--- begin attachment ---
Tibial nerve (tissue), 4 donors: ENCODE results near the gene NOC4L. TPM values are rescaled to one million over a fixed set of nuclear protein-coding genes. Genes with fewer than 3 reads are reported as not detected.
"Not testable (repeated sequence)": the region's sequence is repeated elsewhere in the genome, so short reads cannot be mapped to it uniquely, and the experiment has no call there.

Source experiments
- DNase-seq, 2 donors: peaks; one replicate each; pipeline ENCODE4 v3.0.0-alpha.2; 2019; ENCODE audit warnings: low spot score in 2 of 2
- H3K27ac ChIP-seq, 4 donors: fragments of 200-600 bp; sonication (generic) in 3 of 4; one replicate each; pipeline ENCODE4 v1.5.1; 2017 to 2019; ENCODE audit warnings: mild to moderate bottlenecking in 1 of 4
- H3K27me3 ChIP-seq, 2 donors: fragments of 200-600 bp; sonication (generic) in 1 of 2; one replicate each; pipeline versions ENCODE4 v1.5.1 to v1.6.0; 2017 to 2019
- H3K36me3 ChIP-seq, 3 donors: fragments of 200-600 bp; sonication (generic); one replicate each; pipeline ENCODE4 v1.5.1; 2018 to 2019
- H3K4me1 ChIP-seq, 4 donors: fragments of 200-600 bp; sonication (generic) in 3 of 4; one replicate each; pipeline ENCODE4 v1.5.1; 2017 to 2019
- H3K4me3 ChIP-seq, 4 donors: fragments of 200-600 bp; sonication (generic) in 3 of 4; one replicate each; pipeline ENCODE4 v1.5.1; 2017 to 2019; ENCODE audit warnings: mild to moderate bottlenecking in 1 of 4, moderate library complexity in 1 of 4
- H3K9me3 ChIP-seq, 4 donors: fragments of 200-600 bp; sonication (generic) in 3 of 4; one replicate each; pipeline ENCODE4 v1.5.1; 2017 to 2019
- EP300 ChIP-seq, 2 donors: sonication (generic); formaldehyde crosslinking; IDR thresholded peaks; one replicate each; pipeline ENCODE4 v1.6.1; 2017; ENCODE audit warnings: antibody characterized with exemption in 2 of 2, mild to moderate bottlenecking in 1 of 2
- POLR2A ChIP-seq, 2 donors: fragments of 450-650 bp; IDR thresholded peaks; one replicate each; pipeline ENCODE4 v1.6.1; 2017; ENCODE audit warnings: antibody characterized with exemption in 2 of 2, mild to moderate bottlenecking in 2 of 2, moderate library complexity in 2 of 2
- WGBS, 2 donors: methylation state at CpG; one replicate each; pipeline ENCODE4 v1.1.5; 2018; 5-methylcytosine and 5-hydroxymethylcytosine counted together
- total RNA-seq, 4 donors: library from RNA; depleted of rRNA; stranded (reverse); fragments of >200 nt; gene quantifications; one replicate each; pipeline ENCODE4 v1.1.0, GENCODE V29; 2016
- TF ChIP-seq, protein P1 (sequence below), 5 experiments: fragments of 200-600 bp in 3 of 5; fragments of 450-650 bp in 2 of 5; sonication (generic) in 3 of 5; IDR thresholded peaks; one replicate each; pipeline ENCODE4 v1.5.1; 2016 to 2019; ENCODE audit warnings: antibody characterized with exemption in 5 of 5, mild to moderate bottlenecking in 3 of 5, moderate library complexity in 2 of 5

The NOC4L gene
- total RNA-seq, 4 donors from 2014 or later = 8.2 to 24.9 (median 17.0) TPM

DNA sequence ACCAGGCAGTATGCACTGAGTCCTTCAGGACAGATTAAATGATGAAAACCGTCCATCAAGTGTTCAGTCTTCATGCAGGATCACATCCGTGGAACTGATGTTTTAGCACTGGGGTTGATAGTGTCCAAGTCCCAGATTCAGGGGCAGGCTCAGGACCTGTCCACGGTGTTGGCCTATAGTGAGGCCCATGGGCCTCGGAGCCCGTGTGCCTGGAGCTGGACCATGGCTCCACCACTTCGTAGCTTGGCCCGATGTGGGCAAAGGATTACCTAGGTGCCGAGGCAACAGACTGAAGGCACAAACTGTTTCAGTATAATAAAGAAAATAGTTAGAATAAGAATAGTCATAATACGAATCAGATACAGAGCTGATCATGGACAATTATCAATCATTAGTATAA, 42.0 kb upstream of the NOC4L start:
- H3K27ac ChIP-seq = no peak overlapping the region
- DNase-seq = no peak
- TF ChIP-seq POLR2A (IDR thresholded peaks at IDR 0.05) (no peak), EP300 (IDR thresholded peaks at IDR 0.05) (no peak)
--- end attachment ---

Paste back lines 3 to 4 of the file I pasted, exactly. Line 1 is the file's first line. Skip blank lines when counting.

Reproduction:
Source experiments
- DNase-seq, 2 donors: peaks; one replicate each; pipeline ENCODE4 v3.0.0-alpha.2; 2019; ENCODE audit warnings: low spot score in 2 of 2